The Many Worlds of Walter Trier
(2019, 176 pages, $22.95, 6 x 8.75)
Walter Trier was an illustrator famous in Germany beginning in 1910, and then in England, and then, all too briefly, in Canada. He illustrated Erich Kästner’s 1929 book Emil and the Detectives, which kicked off decades of boys’-own adventure books. After fleeing the Nazis in 1936, he made such an impression painting the first cover of Britain’s Lilliput magazine that Lilliput asked him to paint every other cover until 1949. By then he was living with his wife in a chalet he had built near Collingwood, Ont., and was illustrating such gorgeous picture books as Till Eulenspiegel, Baron Munchhausen, The Animals’ Conference and Puss in Boots, all written by Kästner. He died unexpectedly in 1951, at age 61.
Except for a short Art Gallery of Ontario catalogue from 1980, there has been no substantial English-language collection of his work until now. The Many Worlds of Walter Trier reproduces a number of his German magazine covers and Lilliput covers, but mainly it reprints more than 150 of his book illustrations (including 16 pages in colour). They include the titles mentioned above, Tom Sawyer, Brer Rabbit, and his own books Dandy the Donkey and Dandy at the Circus. He illustrated Kästner’s Lisa and Lottie, which was the basis of the 1961 Disney film The Parent Trap with Hayley Mills (and its remake with Lindsay Lohan). Trier’s great-grandsons Matthew and Michael Fodor contribute a foreword; they were born too late to know Walter but knew his widow well and played in the chalet he built.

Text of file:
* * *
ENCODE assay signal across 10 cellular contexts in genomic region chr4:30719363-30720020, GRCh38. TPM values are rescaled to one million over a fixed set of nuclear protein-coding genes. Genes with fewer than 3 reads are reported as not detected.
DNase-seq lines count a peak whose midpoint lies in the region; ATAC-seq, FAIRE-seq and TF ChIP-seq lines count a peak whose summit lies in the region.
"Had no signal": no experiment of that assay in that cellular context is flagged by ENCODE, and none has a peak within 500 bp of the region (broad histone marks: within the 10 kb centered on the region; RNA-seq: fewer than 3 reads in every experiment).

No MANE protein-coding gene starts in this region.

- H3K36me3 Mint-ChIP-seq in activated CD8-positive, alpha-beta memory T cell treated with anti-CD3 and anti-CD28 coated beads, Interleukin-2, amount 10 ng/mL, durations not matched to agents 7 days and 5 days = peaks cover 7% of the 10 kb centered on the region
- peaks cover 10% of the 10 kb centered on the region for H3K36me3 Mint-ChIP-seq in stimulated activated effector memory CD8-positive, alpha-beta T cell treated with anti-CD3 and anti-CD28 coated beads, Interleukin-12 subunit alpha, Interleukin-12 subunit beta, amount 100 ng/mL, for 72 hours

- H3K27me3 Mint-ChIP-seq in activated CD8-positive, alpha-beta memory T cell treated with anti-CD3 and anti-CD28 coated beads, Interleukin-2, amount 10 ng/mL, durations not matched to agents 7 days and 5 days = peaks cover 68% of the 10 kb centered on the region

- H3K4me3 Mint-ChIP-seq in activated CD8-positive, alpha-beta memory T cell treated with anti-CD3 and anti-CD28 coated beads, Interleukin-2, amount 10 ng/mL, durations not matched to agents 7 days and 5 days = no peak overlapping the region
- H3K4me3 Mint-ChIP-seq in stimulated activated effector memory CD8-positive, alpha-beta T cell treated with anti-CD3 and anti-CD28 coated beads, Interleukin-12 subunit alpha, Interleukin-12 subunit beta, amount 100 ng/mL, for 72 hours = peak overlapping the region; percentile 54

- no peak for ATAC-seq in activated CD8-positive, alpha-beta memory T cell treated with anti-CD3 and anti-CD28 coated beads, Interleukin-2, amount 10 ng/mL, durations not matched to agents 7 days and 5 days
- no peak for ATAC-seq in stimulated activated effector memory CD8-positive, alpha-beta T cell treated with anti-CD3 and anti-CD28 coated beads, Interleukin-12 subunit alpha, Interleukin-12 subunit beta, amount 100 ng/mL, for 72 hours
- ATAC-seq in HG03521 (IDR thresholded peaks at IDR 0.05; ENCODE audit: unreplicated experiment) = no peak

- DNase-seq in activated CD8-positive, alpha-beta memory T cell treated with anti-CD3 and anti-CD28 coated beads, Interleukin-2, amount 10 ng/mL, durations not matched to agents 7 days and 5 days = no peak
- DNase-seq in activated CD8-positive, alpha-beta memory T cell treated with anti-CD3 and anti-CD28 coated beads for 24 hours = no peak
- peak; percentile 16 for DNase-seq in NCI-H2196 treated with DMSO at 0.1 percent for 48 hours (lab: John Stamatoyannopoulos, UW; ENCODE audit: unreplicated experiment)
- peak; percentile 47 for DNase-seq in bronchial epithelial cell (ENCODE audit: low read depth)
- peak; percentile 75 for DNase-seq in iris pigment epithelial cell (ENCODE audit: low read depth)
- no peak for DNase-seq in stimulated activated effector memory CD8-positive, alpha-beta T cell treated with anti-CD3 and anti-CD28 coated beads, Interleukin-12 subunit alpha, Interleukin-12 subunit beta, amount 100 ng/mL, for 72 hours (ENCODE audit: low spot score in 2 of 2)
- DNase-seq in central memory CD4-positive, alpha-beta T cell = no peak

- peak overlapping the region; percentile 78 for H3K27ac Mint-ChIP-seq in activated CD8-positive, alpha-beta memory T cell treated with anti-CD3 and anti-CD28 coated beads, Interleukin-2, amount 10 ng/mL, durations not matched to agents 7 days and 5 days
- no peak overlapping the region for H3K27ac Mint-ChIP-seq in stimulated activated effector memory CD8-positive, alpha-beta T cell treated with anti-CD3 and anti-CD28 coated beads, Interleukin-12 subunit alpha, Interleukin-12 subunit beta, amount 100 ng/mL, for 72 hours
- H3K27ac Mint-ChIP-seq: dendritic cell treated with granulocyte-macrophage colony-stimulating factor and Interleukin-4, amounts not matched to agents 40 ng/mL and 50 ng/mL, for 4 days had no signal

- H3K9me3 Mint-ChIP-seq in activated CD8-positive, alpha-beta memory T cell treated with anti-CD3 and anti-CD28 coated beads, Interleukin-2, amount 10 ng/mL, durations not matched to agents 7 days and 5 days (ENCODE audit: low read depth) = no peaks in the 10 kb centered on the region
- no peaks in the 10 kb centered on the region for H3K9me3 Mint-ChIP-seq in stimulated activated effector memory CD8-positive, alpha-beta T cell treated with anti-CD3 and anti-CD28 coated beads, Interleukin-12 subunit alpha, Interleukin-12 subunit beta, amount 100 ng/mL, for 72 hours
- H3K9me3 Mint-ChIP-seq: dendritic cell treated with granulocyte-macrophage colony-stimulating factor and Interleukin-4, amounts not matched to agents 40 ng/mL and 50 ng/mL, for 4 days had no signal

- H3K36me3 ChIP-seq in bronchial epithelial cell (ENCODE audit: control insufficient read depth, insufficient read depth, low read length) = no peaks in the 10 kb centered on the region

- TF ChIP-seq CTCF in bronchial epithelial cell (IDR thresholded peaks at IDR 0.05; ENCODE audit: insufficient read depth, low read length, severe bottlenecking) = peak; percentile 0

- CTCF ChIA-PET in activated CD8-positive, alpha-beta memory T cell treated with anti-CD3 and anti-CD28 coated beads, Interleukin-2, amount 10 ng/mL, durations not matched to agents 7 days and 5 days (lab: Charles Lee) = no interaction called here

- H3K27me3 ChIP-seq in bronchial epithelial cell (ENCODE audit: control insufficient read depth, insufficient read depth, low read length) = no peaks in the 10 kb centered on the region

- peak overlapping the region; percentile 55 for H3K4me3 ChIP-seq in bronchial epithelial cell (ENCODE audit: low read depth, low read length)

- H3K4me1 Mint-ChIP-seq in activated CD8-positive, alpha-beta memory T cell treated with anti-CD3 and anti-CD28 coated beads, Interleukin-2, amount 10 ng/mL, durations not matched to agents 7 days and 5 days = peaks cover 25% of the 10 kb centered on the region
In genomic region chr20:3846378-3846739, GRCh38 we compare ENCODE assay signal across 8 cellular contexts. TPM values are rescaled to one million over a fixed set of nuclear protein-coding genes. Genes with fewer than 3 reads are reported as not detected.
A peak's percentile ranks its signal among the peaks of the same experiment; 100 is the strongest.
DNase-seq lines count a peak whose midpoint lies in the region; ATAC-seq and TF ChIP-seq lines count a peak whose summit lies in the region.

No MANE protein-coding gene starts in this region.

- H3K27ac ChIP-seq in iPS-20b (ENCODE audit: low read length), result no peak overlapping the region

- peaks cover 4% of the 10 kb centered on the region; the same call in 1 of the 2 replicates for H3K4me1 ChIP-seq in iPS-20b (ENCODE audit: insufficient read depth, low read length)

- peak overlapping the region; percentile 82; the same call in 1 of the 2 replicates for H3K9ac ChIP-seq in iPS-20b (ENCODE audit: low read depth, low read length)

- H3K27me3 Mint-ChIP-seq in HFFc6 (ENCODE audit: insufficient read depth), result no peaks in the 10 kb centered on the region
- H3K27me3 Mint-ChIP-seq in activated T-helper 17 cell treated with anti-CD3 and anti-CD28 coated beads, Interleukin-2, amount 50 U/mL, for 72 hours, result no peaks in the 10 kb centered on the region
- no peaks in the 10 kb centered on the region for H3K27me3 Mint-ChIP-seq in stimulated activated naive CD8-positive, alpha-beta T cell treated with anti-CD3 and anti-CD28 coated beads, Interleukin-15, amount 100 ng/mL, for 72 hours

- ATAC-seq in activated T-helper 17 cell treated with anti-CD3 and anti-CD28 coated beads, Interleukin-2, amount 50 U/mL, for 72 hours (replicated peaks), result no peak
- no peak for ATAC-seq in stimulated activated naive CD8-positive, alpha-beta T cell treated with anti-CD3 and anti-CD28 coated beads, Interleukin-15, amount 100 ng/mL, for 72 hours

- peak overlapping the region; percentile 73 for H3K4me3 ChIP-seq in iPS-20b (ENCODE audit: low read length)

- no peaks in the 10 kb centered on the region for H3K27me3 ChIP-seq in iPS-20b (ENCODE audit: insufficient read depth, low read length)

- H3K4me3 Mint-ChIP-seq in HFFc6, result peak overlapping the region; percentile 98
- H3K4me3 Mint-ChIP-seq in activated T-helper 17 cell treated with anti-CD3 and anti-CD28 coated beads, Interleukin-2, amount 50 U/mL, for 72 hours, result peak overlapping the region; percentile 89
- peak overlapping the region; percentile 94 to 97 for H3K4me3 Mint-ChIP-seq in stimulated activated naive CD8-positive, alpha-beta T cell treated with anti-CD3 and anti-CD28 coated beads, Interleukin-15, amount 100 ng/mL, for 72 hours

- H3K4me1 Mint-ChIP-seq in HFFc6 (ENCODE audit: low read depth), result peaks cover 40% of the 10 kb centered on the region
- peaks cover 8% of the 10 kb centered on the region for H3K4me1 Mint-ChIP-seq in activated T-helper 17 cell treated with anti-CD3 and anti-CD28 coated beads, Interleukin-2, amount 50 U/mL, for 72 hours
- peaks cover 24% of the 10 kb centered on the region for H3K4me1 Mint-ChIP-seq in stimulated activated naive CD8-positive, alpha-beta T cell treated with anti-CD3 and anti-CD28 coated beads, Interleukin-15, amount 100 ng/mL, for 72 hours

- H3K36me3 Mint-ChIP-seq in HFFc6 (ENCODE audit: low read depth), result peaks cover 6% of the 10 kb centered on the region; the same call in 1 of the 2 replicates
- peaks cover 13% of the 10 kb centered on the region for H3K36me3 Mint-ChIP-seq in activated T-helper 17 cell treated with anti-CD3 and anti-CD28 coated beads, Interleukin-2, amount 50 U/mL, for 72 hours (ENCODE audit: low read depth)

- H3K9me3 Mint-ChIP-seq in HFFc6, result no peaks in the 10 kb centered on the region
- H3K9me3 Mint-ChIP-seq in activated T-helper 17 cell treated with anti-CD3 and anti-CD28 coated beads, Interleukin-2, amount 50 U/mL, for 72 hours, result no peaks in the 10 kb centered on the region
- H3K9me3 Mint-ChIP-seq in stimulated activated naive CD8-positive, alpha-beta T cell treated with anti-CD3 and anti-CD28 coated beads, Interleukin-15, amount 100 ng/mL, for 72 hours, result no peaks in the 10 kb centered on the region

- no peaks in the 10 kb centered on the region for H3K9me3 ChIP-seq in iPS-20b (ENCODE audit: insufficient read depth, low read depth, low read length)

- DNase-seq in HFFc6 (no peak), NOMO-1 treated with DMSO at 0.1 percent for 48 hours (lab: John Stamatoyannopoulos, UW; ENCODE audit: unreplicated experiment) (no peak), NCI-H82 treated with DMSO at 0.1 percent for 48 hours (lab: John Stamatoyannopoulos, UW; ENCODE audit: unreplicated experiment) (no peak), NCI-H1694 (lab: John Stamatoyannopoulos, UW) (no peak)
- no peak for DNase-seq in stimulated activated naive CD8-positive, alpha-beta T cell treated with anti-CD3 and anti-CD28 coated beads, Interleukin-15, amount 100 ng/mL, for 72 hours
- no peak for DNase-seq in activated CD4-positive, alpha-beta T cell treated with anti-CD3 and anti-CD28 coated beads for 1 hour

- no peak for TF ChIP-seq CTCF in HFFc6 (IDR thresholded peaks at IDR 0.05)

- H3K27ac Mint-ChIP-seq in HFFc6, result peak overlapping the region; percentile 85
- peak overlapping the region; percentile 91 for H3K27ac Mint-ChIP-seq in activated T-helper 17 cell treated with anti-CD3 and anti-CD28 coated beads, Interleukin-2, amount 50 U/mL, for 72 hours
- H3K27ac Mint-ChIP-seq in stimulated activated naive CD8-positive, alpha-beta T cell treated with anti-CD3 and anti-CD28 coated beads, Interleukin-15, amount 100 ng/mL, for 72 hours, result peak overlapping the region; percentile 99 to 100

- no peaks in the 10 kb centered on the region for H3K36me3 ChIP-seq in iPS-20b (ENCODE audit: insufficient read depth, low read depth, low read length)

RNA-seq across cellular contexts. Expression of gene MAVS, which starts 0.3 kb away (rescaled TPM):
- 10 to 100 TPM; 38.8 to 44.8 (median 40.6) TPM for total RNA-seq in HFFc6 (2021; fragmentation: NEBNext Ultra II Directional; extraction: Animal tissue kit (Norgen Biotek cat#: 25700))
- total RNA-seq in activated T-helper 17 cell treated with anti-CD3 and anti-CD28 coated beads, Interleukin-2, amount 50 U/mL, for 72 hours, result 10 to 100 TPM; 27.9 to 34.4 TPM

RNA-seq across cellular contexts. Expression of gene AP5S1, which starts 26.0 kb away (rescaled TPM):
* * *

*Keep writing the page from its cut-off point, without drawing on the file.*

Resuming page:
An issue of Lilliput in 1938 described Trier as “a fine painter with the heart of a child, and with the rare, childlike gifts of simplicity and good humour. He has, too, a child’s keen observation and sense of fantasy which can be seen in all his imaginative work.”
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